The bread pudding and the panna cotta were good too.  The panna cotta interested me the least because I’m not into espresso.  The bread pudding was as excellent as their New Year’s Eve version but not as heavy.  I’m not sure what type of bread they use but it was very fluffy, and lighter than panettone.

After another awesome event dinner at the Red House, my friends and I have vowed to come here for a normal dinner some time in the near future.  Dear readers, I hope you will too.  And if you don’t know what to order for dessert, the bread pudding is always a safe and happy bet.  (^_^)

restaurant week, Harvest review

Restaurant Week, week no. 2, location – Harvest, Cambridge.

Menu for Week 2** March 21st to March 27th available every evening, including Saturdays Tasting Menu $33.09 / Half Glass Wine Pairing $48.09, Full Glass Pairing $58.09 (No Substitutions)

Appetizers

  • Spring Vidalia Onion Soup Gruyere Croutons & Fines Herbs Angelini, Pinot Grigio, Veneto, Italy 2008 Market Green
  • Panzannella Bufala Mozzarella, Crispy Artichokes & Parsley Crostini Burgáns, Albariño, Rias Baixas, Spain 2007

Entrées

  • Seared Atlantic Salmon Pearl Pasta, Cucumber, Lemon Confit, Ginger & Dill Yogurt Whitehaven, Sauvignon Blanc, Marlborough, New Zealand 2008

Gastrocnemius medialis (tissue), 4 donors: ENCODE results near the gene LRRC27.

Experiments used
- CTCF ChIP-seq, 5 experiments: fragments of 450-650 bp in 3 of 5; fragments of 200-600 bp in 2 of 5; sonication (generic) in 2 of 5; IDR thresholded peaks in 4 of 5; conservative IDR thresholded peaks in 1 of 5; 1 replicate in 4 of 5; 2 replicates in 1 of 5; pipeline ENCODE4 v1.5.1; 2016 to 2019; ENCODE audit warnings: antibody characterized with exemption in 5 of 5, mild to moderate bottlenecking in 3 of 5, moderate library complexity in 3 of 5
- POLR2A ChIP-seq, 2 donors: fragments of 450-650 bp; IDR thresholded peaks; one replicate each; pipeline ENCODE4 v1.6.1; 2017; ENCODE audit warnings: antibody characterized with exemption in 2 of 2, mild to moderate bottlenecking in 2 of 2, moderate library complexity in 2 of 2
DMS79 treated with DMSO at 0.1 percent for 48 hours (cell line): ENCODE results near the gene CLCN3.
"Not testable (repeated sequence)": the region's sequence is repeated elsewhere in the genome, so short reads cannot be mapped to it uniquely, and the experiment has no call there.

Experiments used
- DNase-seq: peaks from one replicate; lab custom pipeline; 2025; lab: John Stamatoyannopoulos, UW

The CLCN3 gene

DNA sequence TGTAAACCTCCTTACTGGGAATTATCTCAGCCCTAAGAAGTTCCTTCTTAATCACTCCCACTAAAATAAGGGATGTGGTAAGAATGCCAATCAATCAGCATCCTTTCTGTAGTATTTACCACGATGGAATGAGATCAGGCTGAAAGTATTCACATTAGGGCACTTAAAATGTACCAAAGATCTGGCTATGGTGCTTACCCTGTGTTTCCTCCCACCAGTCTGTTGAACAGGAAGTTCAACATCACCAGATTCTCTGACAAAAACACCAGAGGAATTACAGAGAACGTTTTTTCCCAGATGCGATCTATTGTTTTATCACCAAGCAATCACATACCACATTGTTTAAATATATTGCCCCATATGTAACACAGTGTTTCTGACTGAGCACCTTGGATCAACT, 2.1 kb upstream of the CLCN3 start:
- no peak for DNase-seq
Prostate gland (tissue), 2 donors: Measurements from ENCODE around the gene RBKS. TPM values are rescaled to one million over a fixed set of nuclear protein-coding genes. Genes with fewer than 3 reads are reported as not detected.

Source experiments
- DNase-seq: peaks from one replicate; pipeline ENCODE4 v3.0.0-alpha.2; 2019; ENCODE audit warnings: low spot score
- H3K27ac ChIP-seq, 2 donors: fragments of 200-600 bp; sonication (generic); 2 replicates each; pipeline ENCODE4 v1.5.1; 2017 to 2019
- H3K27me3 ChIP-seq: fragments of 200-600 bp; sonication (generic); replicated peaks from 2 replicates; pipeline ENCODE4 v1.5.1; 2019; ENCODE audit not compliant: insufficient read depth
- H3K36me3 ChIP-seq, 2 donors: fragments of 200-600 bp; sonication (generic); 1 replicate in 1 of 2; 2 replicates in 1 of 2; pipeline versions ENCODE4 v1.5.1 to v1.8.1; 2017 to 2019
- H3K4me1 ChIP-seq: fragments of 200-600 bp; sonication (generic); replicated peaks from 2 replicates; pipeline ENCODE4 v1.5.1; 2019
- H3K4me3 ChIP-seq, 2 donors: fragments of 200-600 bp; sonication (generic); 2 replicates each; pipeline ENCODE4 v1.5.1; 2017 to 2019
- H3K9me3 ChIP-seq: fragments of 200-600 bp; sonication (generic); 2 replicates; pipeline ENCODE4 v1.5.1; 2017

• Roasted Loin of Pork Braised Chard, Smoked Bacon, Anson Mills Polenta & a Vanilla Gastrique First Drop Wines, The Red One, Shiraz Blend, South Australia 2008
  • Forbidden Black Rice Tart Baby Carrots, Baby Turnips, Bok Choy & Hen of The Woods Mushrooms Hogue Cellars, Genesis, Syrah, Columbia Valley, Washington 2005

Dessert

  • Chocolate Peanut Crunch Bourbon Cream, Sea salt, Cocoa Nibs Banfi, Rosa Regale, Brachetto d’Acqui, Piedmont, Italy 2007
  • Roasted Apple Pain De Gênes Vanilla Cream, Apple Conserve Markus Molitor, Riesling, Spätlese, Mosel-Saar-Ruwer, Germany 2006
  • Raspberry Sorbet Sesame Almond Crisp Michele Chiarlo, Nivole, Moscato d’Asti, Piedmont, Italy 2007

Me? The spring onion soup, the black rice tart, and the roasted apple.

Miss L*? The spring onion soup, the pork, the roasted apple, and the half-glass pairing.

Miss K*? The panzannella, the pork, the chocolate peanut crunch, and the half-glass pairing.

The spring onion soup was nothing like I was expecting. I was still expecting something like onion soup. Instead, I was served a smooth, green soup with a drizzle of oil and a small piece of toasted bread with cheese sitting in the center of my bowl. But wow! It really made you think of spring. It was a delicate flavor, but still really flavorful. I don’t even know what herbs were used (I am a terrible taster, and am terrible at describing tastes). It was a perfect soup for a day like today, which was still quite windy and a bit cold even though we have officially moved out of winter.

[haha! I’ve been watching a Japanese drama recently called “Kami No Shizuku” which revolves around wine tasting, using really superfluous descriptions to describe the taste of a wine… I am so tempted to say something like “this soup transported me to a field of snowdrops on an early spring morning, all covered with dew, but then! the sun bursts through the fog to warm the air and the ground around me. The beautiful fragrance of spring feels my lungs, and a desire to move forward ambitiously surges through me.” *grin*  It’s so silly, and yet I’m still watching this drama.]